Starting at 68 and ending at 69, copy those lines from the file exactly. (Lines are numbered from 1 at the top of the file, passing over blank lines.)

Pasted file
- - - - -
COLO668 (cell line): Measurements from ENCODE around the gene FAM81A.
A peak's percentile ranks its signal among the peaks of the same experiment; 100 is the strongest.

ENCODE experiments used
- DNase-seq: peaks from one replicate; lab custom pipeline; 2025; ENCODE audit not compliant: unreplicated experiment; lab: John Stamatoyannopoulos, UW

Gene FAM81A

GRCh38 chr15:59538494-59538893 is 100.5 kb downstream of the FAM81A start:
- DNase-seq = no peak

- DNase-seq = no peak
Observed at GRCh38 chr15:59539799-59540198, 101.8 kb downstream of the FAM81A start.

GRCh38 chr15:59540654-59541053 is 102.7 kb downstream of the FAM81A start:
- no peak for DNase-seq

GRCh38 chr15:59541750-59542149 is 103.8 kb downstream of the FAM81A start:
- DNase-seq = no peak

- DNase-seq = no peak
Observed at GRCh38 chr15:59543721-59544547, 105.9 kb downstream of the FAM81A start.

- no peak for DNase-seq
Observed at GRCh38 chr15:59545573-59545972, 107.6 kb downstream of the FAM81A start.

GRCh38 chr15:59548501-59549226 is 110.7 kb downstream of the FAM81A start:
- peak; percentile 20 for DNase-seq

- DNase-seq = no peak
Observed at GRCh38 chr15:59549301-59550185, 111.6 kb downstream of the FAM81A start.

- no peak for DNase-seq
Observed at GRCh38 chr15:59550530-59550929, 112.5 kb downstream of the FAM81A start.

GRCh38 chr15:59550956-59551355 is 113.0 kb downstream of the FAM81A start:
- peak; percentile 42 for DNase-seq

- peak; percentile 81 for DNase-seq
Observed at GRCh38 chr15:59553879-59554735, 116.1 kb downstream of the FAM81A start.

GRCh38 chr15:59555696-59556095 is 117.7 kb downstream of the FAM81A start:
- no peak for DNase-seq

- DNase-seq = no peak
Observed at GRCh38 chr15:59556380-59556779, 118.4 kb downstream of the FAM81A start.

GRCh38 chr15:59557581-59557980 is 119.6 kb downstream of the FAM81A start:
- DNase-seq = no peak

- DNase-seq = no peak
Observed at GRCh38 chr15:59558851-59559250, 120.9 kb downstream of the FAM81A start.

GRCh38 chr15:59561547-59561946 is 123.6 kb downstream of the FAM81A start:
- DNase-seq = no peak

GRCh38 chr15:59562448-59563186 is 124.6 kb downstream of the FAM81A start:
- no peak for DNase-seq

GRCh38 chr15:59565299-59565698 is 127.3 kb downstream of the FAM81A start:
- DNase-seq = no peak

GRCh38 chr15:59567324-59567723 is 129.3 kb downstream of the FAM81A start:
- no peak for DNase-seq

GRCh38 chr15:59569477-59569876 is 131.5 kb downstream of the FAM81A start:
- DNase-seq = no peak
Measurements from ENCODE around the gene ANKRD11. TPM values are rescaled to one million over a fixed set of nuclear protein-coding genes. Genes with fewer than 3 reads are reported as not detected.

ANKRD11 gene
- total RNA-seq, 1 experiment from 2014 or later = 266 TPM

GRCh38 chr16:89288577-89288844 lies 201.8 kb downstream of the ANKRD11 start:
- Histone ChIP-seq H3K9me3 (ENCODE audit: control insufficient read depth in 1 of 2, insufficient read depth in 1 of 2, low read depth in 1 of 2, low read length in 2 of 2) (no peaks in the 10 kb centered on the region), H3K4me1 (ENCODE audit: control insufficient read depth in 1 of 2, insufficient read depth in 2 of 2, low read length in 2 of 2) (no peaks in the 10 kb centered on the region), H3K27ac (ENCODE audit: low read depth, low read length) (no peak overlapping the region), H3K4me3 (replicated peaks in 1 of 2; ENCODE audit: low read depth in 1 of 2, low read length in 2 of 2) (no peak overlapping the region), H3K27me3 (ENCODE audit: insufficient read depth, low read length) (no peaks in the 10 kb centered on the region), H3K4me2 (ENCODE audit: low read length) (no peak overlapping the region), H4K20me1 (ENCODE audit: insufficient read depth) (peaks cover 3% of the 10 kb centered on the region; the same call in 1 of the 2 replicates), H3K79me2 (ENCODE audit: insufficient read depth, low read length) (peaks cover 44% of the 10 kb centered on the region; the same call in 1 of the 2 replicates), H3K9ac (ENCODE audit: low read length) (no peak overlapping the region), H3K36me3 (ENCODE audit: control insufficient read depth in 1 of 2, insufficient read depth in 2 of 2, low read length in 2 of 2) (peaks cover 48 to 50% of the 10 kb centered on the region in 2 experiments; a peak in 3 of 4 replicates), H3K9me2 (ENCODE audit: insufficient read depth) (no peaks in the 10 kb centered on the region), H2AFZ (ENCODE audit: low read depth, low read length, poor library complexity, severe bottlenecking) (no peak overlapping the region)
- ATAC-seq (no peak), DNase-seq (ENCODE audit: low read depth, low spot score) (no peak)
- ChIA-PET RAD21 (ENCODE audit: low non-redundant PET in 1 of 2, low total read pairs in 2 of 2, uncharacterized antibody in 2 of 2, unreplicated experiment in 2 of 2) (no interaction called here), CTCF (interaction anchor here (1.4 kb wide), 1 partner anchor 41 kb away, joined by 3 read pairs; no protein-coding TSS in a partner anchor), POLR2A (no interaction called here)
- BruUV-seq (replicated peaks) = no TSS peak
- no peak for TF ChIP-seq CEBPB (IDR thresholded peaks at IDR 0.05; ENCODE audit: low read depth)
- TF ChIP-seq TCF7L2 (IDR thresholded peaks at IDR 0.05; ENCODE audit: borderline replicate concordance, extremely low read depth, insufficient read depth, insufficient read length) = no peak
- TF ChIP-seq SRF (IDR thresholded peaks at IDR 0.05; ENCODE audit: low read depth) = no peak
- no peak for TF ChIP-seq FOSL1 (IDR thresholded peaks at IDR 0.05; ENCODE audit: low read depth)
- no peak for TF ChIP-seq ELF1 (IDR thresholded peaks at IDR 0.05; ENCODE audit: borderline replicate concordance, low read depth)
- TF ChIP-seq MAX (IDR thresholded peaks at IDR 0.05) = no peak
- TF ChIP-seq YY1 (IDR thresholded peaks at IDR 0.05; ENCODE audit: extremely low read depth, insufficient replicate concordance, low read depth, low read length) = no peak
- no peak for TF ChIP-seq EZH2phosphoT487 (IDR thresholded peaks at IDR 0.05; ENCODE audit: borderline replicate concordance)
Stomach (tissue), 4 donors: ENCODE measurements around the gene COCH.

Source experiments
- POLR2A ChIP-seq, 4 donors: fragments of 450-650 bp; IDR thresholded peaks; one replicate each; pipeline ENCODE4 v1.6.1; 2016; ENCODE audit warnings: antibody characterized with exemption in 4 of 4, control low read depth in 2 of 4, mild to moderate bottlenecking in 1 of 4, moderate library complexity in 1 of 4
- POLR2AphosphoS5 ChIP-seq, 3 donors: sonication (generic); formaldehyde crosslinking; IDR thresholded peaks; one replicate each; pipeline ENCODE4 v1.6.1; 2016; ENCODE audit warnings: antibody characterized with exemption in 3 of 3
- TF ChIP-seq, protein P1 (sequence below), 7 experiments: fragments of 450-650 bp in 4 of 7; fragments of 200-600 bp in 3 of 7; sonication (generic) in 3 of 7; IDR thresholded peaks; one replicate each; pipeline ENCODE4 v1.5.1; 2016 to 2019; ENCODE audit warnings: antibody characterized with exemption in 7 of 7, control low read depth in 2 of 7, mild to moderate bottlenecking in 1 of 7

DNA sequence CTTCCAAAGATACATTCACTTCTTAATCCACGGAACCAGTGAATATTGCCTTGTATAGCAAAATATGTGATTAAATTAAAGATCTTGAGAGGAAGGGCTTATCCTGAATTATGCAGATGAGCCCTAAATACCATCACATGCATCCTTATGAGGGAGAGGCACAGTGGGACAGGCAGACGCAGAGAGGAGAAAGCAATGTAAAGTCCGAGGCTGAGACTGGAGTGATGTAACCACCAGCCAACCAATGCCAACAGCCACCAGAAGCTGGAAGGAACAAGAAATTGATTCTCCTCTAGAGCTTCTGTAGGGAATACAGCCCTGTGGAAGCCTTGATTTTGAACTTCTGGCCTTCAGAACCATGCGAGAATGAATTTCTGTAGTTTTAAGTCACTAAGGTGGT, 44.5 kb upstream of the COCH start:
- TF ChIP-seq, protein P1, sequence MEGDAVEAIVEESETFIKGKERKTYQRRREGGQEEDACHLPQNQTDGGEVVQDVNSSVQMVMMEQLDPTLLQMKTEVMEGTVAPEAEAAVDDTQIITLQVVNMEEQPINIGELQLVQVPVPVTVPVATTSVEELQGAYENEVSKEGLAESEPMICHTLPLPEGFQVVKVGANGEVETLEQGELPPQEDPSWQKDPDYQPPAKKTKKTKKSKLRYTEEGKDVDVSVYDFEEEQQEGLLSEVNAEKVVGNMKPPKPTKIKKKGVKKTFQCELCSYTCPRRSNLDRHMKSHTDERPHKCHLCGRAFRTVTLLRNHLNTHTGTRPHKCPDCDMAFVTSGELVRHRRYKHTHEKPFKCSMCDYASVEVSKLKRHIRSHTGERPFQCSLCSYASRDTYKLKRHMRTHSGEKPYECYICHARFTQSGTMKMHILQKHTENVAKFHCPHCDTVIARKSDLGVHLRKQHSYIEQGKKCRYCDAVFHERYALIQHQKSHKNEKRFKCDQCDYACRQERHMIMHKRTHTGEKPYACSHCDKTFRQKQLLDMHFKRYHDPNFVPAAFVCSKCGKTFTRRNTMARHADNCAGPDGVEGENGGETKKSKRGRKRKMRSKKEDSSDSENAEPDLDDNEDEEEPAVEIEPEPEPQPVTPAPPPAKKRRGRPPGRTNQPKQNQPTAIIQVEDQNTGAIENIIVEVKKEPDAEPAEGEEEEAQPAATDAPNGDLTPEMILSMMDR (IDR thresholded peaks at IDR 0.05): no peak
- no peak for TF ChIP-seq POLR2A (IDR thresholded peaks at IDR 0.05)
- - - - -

- TF ChIP-seq, protein P1, sequence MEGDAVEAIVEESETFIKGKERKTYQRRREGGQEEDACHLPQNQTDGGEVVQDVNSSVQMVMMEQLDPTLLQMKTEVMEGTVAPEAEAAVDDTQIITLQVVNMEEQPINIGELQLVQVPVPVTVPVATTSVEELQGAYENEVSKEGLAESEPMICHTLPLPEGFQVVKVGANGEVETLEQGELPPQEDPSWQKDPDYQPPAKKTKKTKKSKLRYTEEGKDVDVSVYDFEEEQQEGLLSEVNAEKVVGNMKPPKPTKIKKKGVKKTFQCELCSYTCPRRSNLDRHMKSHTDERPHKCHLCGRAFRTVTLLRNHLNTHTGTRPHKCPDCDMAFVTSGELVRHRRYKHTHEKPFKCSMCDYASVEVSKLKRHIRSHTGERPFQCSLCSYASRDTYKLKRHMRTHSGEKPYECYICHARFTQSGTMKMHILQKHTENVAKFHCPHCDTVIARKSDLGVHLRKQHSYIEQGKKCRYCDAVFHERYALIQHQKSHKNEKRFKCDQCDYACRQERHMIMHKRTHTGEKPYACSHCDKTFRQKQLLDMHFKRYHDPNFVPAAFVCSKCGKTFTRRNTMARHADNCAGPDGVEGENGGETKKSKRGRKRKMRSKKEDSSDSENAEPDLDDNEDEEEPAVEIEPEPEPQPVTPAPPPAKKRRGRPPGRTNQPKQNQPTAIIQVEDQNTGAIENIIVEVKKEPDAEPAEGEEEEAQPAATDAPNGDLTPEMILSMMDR (IDR thresholded peaks at IDR 0.05): no peak
- no peak for TF ChIP-seq POLR2A (IDR thresholded peaks at IDR 0.05)